This page is for all of us to share some of our information, photos, stories, experiences or even recipes while enjoying the beautiful outdoors. Send your article or picture the way you would like it to appear and I will copy and paste it to the web page. Just email your article to the Webmaster.
We all have something to submit. Everyone has a story or photo to share that happened when they were on the Moosehead Trail, 100 Mile Wilderness or the back roads of Elliottsville, Monson, Willimantic, Abbot, Guilford, Moosehead Lake or Greenville. Or maybe more locally around Borestone Mountain, Greenwood Pond or Onawa Lake.
I am glad you came to Camp Chat to see what I have written and why I feel it's so important that you come and read it. Before we start, I want you to know I am no expert in safety or that I do everything in a safe manner. I'm horrified when I think of some of the crazy things I have done over the years. Someone had to be watching over me!
As one of your Trailmasters, I want you to know that I don't feel my duties are to just keep the trails open and groomed. I feel the most important thing is to keep them well marked, free of hazards and safe for everyone that rides the trails that I maintain.
I have 2 items I feel are very important to discuss before the season starts.
1. Survival Kits
2. Safety while riding
First I feel a survival kit on every one of our sleds is a must. It might sound crazy to some but just go on the internet and read about the accidents and deaths that have occurred while people were out snowmobiling or in the woods. It's a real awakening. Snowmobilers are killed or injured after breaking down and walking on the trail in the dark or when it is snowing without a flashlight or other safety equipment. I know when I use to smoke, I carried a lighter in every pocket when I went hunting or snowmobiling. Now that I don't smoke, I never think of bringing a lighter or even matches. See, I am one that needs to think more of having a kit on my sled or even when I am just out in the woods. A Safety and Survival kit is very important. I am interested in your ideas and input regarding contents, etc of survival kits. Please submit any ideas to me and we can all work together to have a safe winter. Email: WildlifeLodge@aol.com
Second, I'm not going to try to tell you how to ride safely, I think we all know how, we just have to practice doing it. Also, we will be teaching our young people safety by example. While snowmobiling we also have to worry about the other snowmobilers safety practices. Pay attention to on coming sleds. But, most important if you don't know a lake stay off it.
Many people think that only out of staters break the safety rules or have snowmobile accidents, I have attached articles regarding the first 2 accidents of the 2008 season. ( one hits home and close to our trails )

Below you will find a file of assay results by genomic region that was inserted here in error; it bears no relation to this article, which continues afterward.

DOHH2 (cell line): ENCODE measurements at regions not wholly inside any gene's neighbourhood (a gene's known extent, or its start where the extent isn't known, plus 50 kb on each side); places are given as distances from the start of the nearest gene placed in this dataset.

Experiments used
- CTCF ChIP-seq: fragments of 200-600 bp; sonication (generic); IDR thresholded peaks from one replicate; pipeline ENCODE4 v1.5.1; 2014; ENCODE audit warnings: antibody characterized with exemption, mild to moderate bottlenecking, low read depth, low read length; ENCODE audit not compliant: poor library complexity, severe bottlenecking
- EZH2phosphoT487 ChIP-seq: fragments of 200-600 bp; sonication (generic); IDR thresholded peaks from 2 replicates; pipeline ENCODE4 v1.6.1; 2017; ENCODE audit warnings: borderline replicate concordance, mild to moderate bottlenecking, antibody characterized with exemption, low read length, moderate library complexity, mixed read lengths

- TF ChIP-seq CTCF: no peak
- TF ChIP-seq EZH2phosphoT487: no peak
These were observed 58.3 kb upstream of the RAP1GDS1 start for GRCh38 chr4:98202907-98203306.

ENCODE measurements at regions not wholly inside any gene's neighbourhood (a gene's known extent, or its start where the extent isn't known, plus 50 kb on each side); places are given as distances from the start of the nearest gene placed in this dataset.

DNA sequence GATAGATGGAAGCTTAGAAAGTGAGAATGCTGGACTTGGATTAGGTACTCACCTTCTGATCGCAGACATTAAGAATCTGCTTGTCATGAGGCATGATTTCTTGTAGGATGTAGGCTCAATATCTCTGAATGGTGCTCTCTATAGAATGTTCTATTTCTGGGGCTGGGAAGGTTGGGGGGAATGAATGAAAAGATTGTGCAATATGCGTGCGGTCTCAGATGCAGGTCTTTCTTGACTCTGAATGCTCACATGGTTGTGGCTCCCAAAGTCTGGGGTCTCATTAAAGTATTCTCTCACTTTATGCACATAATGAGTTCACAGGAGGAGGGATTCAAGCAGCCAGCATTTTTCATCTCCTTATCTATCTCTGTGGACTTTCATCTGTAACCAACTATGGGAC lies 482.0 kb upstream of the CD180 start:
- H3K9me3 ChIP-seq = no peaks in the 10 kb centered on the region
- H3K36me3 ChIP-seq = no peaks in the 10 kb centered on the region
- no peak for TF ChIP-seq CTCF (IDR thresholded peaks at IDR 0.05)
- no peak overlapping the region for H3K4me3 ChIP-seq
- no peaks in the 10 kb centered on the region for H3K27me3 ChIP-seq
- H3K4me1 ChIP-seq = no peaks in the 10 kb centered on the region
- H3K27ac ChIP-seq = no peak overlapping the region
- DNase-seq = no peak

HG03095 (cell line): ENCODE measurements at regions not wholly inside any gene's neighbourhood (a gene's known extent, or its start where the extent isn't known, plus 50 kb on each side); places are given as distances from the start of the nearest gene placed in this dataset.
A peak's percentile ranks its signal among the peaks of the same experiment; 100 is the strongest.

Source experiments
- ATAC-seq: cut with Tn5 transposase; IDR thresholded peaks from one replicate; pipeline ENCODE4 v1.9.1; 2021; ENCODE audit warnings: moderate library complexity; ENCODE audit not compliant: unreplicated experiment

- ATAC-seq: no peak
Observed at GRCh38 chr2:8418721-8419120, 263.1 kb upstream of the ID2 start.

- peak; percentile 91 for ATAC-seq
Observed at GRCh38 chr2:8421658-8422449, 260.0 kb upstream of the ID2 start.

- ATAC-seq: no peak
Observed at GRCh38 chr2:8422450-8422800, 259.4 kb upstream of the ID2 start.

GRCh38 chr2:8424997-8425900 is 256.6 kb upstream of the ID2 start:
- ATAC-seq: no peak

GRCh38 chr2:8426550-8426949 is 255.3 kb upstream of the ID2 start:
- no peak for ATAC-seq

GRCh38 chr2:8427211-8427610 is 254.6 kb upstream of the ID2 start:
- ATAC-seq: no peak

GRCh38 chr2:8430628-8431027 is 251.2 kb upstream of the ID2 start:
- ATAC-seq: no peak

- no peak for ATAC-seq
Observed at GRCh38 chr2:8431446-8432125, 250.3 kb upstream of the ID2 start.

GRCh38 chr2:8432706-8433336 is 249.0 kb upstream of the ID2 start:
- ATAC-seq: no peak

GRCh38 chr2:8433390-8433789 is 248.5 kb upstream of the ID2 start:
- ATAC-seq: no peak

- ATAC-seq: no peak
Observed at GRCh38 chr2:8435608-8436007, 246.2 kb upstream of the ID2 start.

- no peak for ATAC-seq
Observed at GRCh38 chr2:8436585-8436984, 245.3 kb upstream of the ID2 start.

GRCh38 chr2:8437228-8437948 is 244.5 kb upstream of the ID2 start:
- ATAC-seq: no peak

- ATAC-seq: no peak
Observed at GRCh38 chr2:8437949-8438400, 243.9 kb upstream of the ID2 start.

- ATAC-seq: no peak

These are only a few of the many safety issues to keep everyone safe this coming sledding season and I look forward to your input.
1. On Friday, Jan. 4, Christopher P. Jackson, 23, of Kennebunk was killed when he tried to avoid a gate on a shared trail in Sanford.
2. This in from the Maine Department of Inland Fisheries and Wildlife:
SEBEC, Maine – A 17-year-old boy from Atkinson died Friday night when riding his snowmobile to a friend’s house for a sleepover.
Adam Brown, of Atkinson, drowned when his snowmobile fell through thin ice near the East End Outlet of Sebec Lake. This area of the lake is considered to be dangerous in the winter because the flow of water there lessens the opportunity for solid ice formation.
“Water goes through the dam there,” according to Warden Daniel Carroll Jr. of the Maine Warden Service, who investigated the accident. “One day you’ll have ice and the next day you’ll have open water.”
Mr. Brown spoke to his family by cell phone around 5 p.m. when he was in Sebec Village. He had set out earlier to ride from his Atkinson home to Parsons Landing Road in Sebec, Carroll said.
When Mr. Brown did not arrive at his friend’s house, his family was notified and they attempted to reach him by cell phone. They got no response and contacted law enforcement to report him as missing.
The Maine Warden Service was notified at 9:45 p.m. Friday. Warden Carroll and Warden Mike Morrison set out on snowmobiles to search for Mr. Brown, and he was located at 6:30 a.m. today. (Saturday, Feb. 2).
“He was located in a place which had snowmobile tracks going to it but not leaving,” Carroll said.
Because of the thin ice conditions, the wardens needed to switch from snowmobiles to an airboat. Mr. Brown’s sled and gear were found first in eight feet of water, and Mr. Brown was located a short time later.
“He was on a dangerous section of the lake and the weather was extreme,” Carroll said. “It was raining even though it was 20 degrees out. So the rain was freezing on your windshield as you were riding and you had to keep clearing it off.”
Mr. Brown’s family was notified of Adam’s death Saturday morning, and he was transported to a local funeral home.
Mr. Brown’s death is the second fatality of this year’s snowmobile season. On Jan. 4, a Kennebunk man was killed when riding on a shared trail in Sanford.
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